Idaho House, District 3, Seat A
OCCUPATION: Self-employed, excavation and construction business
NOTABLE EXPERIENCE: “I’m an informed voter and American citizen.” Kootenai County GOP precinct committeeman for two years; chairman of elections subcommittee. Has worked in mining, logging and construction. Avid sportsman.
KEY CAMPAIGN PROMISES: “My main things are to try to preserve liberty.” Favors pushing back against federal government on Forest Service land management plans, EPA regulation, wolves and health care reform. Favors more school choice, “be it public, charter, private or home school, it is a parent’s decision.”
OCCUPATION: Retired high school math teacher and coach, adjunct math instructor at North Idaho College since 2002.
NOTABLE EXPERIENCE: Fourth run for the Legislature. Bachelor’s degree in math education, master’s in educational administration. Teacher and coach for 30 years. Veteran. Volunteer for Art on the Green, other community events; was active with Panhandle Coalition. Avid skier and golfer.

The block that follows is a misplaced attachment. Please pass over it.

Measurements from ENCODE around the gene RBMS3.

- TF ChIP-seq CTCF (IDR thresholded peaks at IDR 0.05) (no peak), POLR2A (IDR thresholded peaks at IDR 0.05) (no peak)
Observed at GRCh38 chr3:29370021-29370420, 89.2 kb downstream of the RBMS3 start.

KEY CAMPAIGN PROMISES: Wants to “fight to keep public education well-funded and working well,” and to review existing sales tax exemptions to see which have outlived their need. Wants to work toward more civility, compromise.
Idaho House, District 3, Seat B
OCCUPATION: Incumbent; retired marketing executive and newspaper publisher
NOTABLE EXPERIENCE: Serving fourth two-year term in House. Former Kootenai County commissioner, 1983-’91; former mayor of Post Falls, 1980-’83; World War II veteran, U.S. Army; consultant on public administration and economic development in eastern Europe, 1993-2003; American Legion Post 143, Post Falls. Former member of legislative joint budget committee; current vice chair of House Business Committee.
KEY CAMPAIGN PROMISES: Promises to continue his emphasis on economic development and creating jobs. Supports legislation to promote a competitive marketplace for health insurance; backs phaseout of the personal property tax on business equipment. Will work toward Idaho taking primacy on wastewater permitting, giving the state Department of Environmental Quality the lead role rather than the federal Environmental Protection Agency.
Ronald K. Johnson
OCCUPATION: Retired airline pilot and military pilot
NOTABLE EXPERIENCE: First run for office. Degree in aeronautical engineering; 30 years flying commercially for TWA; 10 years flying Air Force fighter aircraft. Former court-appointed special advocate for children through CASA program. Active Democrat and community volunteer.
KEY CAMPAIGN PROMISES: “I’d take on the lobbyists – I think they destroy our system.” Will take no campaign contributions to avoid “owing anybody anything.” Opposes allowing for-profit firms to influence education policy; favors school improvements. “I think Idaho’s in danger of becoming a Third World country with education.”